Title: “Methods of Reading: Critique and Post-Critique”
Date: 17 June
Time: 8:30 to 6:00 p.m
Place: G 160
Keynote Speaker: Merve Emre
Merve Emre is associate professor of English at the University of Oxford. She is the author of Paraliterary: The Making of Bad Readers in Postwar America (Chicago: University of Chicago Press, 2017), Collective Criticism (forthcoming in 2019 from Columbia University Press), and The Personality Brokers (Doubleday: New York, 2018), which was selected as one of the best books of 2018 by the New York Times, NPR, the Economist, and the Spectator. Her work has appeared in venues ranging from The New York Review of Books, London Review of Books, Harper’s, and The New York Times Magazine to American Literature, American Literary History, and Modernism/modernity.
April 15, 2019
Bilkent University, Program in Cultures, Civilizations & Ideas will be hosting a talk by:
Dr. Mali Skotheim, NEH Fellow, American Research Institute in Turkey
Date: Monday, April 15th, 2019
Location: G-160 Seminar Room
The Greek Dramatic Festivals in Roman Asia Minor
Greek drama originated at the Dionysia in Athens in the late 6th century BCE, but spread widely across the Greek-speaking world during the 4th century BCE. In the 3rd century BCE, new associations of musicians, poets, and actors, the Technitai of Dionysus, formed, and quickly became a powerful force at the festivals, negotiating with cities and rulers in the interests of their members. Performers, benefactors, spectators, and the buyers and sellers who crowded festival markets all had something to gain from their participation in these cultural events. This talk concerns the history of the Greek dramatic festivals in Roman Asia Minor, from the second century BCE through the collapse of the festivals in Late Antiquity, exploring the long-lived vitality of the festivals in Asia Minor, the unique evidence that comes from this region, and the social, economic, and political forces which shaped the institutions which supported the performance of drama for so many hundreds of years.
Mali Skotheim completed her PhD at Princeton University in 2016, with a dissertation titled, “The Greek Dramatic Festivals under the Roman Empire.” She is currently preparing a book manuscript on the topic, covering the history of Greek dramatic performance in the Roman era, from 200 BCE to 517 CE. Her research has been generously supported by the American Academy in Rome, the American School of Classical Studies at Athens, the University of Wisconsin-Madison, and currently by a fellowship from the National Endowment for the Humanities at the American Research Institute in Turkey. Her next book project is on ancient pantomime dance from its origins in the first century BCE through its afterlife in 18th century ballet.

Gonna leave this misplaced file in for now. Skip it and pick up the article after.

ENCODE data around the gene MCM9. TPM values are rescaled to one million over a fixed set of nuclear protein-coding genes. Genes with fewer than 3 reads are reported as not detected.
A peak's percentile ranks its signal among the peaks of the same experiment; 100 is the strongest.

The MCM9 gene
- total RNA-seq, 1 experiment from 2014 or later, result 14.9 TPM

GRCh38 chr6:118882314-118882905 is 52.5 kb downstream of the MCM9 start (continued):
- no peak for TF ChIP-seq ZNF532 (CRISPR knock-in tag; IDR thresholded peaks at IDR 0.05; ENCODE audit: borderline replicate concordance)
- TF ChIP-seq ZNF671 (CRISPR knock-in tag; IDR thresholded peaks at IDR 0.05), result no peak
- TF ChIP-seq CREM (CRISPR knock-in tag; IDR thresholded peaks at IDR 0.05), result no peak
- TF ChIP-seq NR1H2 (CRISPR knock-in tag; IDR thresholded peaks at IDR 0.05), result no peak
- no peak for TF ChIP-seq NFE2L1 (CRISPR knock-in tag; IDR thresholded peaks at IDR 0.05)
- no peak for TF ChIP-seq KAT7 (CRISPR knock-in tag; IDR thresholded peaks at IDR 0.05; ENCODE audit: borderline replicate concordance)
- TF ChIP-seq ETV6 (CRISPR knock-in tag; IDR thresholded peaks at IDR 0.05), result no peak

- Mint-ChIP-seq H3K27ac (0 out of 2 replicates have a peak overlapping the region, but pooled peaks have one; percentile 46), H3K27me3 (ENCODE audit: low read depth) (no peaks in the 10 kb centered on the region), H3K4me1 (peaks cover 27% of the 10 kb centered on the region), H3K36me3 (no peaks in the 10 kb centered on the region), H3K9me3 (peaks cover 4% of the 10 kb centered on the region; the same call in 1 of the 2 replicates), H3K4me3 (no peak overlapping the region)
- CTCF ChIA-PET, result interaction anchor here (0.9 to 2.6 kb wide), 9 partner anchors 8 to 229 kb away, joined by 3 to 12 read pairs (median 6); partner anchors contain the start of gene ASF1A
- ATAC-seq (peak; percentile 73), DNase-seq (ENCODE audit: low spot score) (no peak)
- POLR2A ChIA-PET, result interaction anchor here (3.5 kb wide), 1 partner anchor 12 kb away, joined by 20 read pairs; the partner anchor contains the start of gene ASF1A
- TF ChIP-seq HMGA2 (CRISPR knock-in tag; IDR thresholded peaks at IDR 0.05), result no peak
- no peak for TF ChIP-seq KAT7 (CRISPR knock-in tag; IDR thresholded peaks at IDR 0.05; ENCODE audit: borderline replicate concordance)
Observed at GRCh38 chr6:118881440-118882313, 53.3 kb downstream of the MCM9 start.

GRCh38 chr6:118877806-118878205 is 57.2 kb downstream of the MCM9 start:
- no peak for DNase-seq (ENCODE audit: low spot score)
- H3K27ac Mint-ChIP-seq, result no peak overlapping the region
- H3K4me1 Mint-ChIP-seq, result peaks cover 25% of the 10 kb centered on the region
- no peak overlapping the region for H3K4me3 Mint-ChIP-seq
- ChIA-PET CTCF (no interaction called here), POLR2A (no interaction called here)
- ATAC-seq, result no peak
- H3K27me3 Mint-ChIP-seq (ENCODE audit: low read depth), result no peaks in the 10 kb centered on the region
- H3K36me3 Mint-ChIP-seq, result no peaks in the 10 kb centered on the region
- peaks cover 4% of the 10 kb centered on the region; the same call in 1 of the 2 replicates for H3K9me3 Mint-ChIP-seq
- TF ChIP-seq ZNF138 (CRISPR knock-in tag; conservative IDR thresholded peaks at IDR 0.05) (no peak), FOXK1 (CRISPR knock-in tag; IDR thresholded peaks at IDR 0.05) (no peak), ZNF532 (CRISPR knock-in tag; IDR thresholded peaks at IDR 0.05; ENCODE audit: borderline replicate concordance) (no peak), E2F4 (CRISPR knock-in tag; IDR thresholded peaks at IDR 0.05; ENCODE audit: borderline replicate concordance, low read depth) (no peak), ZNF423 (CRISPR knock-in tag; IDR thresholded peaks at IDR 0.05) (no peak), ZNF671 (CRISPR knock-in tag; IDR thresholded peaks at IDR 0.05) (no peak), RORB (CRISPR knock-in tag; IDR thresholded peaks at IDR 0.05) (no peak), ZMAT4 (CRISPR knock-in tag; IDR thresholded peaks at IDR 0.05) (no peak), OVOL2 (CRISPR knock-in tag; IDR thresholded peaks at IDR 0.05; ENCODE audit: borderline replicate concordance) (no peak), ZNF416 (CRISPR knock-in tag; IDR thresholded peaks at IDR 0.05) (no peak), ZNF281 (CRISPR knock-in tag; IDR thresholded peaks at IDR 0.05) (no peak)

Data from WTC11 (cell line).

October 4, 2019
Professor Jenny Strauss Clay:
Jenny Strauss Clay is the William R. Kenan Jr. Professor of Classics Emerita at the University of Virginia. Professor Clay is a leading scholar in Homeric Studies, and a former President of the American Philological Association. Among her more noteworthy research publications are: The Wrath of Athena: Gods and Men in the Odyssey (Princeton University Press, 1983); The Politics of Olympus: Form and Meaning in the Major Homeric Hymns (Princeton University Press, 1989); and Hesiod’s Cosmos (Cambridge University Press, 2003).
Thursday, October 4th, 2018 at 17:30 in the Bilkent Library Art Gallery
In the Iliad Zeus must thread his way between both divine and human resistance to accomplish his plan, as announced in the fifth line of the poem, a plan that is more complex than generally assumed. He must, above all, deal with the various factions on Olympus, pro and anti-Trojan, and shows himself to be a masterful leader, who can co-opt, manipulate, exploit, and, if necessary, coerce his opponents, and from whom important political lessons can be drawn.
Friday, October 5th, 2018 at 17:30 in the Bilkent Library Art Gallery
Seeing Troy: Visualizing the Trojan Battlefield in the Iliad:
The Battle Books of the Iliad (Books 12-17) are often skipped because they seem to simply list a random series of deaths, but the poet has actually visualized the battlefield, and has not only kept track of his over 350 characters, but also demonstrated that the ebb and flow of the battles displays strategic coherence. Once we grasp the poet’s technique, several puzzling but crucial events, like the significance of Sarpedon’s breakthrough, Patroclus’ decision to attack Troy that leads to his doom, and why Achilles is unaware of Patroclus’ death make sense.
Date: February 14, 2018
Speaker: Professor Andrew George
Title: The Ascent of Enkidu: A New Fragment of Old Babylonian Gilgamesh
Date: February 13, 2018
Speaker: Professor Andrew George
Title: The Epic of Gilgamesh: Recovering the Masterpiece of Babylonian Poetry